If you’re looking for an African restaurant in Rome, I’d like to recommend Ristorante Eritrea in the city’s Ostiense district, in walking distance of the Piramide Metro stop.
This authentic project is the brainchild of chef Ghedam, who opened Eritrea Restaurant in 2014, with a plan to bring a taste of Eritrea to Rome. In doing so, he has also captured his personal history, memories and food lore in an incredible menu.
Ristorante Eritrea is a rare example of an African restaurant combining Eritrean and Ethiopian cuisine. This is because years of conflict have sadly meant that the two cultures rarely met over the dinner table. Although Ghedam is Eritrean, his passion and interest in Ethiopian cuisine saw him study and travel to unite both cultures in the menu of Eritrea Restaurant, creating a unique African restaurant in Rome.
African restaurant in Rome: review
Before you dine at Ristorante Eritrea, it’s worth reviewing some of the cornerstones of Eritrean and Ethiopian cooking. Berbere is a spice mixture which usually includes chili peppers, coriander, garlic, ginger, basil seeds, korarima, rue, ajwain or radhuni, nigella, and fenugreek. Ghedam personally imports this key ingredient as he can’t source it to his satisfaction in Europe.
This piquant spice turns up time and time again in Eritrean and Ethiopian dishes, and is something of a talismanic ingredient at this fascinating African restaurant in Rome.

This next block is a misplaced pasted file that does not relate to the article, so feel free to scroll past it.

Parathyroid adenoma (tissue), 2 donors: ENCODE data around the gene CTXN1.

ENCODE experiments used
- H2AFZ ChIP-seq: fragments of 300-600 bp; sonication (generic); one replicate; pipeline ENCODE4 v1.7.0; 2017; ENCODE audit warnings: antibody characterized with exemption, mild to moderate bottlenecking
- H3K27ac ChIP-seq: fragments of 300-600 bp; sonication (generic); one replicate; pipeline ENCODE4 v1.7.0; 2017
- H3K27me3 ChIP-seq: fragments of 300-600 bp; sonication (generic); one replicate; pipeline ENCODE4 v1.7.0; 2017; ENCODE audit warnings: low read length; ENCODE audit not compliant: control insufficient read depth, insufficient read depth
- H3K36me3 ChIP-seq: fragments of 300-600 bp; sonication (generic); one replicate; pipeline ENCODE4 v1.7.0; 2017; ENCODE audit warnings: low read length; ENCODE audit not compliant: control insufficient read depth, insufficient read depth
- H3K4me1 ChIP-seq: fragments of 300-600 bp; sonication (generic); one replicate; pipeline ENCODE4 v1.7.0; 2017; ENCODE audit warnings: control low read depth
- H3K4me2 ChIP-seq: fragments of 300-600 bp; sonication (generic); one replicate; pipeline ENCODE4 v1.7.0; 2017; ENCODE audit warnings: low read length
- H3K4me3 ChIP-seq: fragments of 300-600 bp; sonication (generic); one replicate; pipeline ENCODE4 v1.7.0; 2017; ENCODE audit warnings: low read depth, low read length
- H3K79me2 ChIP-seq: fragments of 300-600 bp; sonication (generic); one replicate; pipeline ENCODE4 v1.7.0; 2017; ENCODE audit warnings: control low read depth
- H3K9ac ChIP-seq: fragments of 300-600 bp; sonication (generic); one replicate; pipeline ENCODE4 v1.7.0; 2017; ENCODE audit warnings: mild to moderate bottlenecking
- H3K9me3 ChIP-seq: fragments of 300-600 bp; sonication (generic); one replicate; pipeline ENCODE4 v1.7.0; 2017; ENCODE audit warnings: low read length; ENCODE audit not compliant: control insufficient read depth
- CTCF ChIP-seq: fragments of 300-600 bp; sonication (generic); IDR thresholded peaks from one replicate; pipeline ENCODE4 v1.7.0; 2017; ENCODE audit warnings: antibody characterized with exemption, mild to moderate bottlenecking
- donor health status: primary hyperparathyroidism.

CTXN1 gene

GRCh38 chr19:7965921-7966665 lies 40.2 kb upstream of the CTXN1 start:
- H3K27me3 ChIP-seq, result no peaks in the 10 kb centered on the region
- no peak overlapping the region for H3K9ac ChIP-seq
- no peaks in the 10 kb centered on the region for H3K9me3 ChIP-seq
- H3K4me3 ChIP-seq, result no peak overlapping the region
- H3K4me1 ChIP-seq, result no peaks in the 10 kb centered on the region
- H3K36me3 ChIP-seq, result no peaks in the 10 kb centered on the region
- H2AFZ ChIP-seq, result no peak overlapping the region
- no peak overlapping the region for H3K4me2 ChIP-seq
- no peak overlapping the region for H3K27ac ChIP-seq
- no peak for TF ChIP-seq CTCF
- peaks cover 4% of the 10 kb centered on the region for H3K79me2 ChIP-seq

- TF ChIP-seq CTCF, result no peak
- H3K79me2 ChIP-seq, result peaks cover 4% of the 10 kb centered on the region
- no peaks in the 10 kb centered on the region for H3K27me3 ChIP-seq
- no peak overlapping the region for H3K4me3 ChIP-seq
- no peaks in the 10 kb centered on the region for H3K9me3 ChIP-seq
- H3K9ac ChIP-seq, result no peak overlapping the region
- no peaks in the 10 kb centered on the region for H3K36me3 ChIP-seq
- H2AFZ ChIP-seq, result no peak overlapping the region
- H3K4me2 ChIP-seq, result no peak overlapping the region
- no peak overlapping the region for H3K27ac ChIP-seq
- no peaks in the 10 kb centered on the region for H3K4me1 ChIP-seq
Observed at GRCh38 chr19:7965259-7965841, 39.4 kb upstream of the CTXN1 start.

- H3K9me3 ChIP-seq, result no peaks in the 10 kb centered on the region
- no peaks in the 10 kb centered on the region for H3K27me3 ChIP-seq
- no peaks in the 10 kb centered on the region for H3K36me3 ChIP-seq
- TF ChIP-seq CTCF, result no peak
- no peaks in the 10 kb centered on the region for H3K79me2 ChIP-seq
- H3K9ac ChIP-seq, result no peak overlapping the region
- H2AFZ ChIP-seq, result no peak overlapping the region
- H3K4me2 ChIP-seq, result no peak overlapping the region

Another key element is injera, a sour fermented flatbread with a slightly spongy texture, traditionally made of teff flour. This bread is used as a base or even plate in African food, and wonderfully absorbs sauces and flavours.
The antipasti mix, pictured above, includes sambusa, triangles of fried filo pastry filled with minced beef or spiced vegetables. Kategna are rolls of injera flatbread, spread with spiced butter and berbere. Falafel are fried chickpea-and-spice balls, found in a range of Middle Eastern, East European and African cultures.
This dish is accompanied by two sauces (in the ceramic dishes); these include a medium-spicy green pepper salsa, and a red sauce made with berbere which is quite spicy.
For a second dish, we were able to sample a range of tasting portions of the main courses (so I could share more of my thoughts on the menu with you).
From clockwise, above, these included kitfo (raw beef with butter and spices), the classic beef zighini, and the chunks of rare beef and spices of gored gored. These courses were served with pureed spicy chickpeas and red lentils, as well as some delicious vegetables, plus extra berbere for dusting with spice.
As you can see, the plate is absolutely stunning and each dish was more delicious than the last. The zighini and the gored gored were probably my favourite, for their spice and succulence.
Dinner was accompanied by African beers but the restaurant also has African wines on occasion. The prices are reasonable – the mixed antipasti for two costs €10, while the full-sized second course individual dishes are priced at €13-€16. These are all served with injera and a selection of vegetables.
I love eating spicy and non-Italian food, so Ristorante Eritrea was a great discovery and you should definitely put it on your list if you are looking to try an African restaurant in Rome.
If you’re interested in African culture in Rome, you might like to check out this story about an African fabric workshop in the Testaccio neighbourhood. For more non-Italian food recommendations, read these reviews on South American food at Casa Marcelo or some great Chinese food at Song in Prati.
Ristorante Eritrea | Piazza del Gasometro 1 | Roma | Tel 0039 3515304043
Testaccina was a guest of Ristorante Eritrea